Azure Reservations help customers to save money when they can make a duration commitment to an Azure service. Typically the duration is one or three years with, of course, the best savings to be made on a three-year commitment.
Today there are sixteen categories of Reservations ranging from Reserved Instances for virtual machines to Reserved Capacity for storage or database services, as well as Software Plans for Red Hat or SUSE Linux. Buying and managing Reservations, and understanding how discounts are applied can be confusing, but there’s some excellent Microsoft documentation available.
Find it here to dip into as you need to, or save it for the weekend and read it end-to-end: http://bit.ly/36W4KgJ.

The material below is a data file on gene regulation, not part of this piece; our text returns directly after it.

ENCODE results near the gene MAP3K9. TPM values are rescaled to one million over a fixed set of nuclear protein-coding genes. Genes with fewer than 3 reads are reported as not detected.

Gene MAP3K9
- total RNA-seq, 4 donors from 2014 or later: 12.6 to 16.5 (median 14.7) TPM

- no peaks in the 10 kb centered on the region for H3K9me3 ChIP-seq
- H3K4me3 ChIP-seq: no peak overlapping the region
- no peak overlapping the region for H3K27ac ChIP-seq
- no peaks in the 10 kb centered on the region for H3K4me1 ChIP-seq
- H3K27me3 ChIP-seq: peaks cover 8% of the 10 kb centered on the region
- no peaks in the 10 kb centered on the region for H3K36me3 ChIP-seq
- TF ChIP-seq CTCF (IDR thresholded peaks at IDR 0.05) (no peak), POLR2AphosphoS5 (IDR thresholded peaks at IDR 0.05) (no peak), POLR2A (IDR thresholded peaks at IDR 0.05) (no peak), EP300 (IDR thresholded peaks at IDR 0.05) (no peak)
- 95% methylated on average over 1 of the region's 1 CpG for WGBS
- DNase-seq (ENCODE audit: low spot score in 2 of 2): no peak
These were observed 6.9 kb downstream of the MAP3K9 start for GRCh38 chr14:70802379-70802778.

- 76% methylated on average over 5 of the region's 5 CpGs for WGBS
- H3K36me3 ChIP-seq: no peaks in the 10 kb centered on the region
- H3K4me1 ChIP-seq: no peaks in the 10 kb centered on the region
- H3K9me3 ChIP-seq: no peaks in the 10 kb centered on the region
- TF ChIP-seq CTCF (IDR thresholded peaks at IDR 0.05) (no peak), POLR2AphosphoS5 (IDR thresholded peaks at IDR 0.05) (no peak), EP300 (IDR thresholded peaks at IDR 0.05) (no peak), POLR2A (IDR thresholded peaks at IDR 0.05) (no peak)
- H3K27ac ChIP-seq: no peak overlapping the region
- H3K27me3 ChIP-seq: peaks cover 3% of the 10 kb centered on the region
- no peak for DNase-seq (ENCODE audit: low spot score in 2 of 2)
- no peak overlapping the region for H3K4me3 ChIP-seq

Microsoft announce that Windows Virtual Desktop is now in public preview.
This new Azure service will allow customers to run Windows 7, Windows 10 or Windows Server desktops and provide free Extended Security Updates for customers choosing Windows 7.
Customers will already be licensed for the client desktops if they have Microsoft 365 F1/E3/E5, Windows 10 E3/E5 or Windows VDA licences, and for Windows Server desktops if they’ve got RDS CALs. Reserved Instances may also be used to optimise costs for the infrastructure.
This site (http://bit.ly/2HPbqo2) has all the information as well as a video that gives an excellent overview of the service.
If you’re running full-time virtual machines in Azure then pre-paying for the compute power via an Azure Reserved Instance is a good way of saving money. The pre-paid amount is automatically applied to your running virtual machines and if you want to find out more about how this (apparently magic) process works, then this article is worth a read: http://bit.ly/2HKvLsA.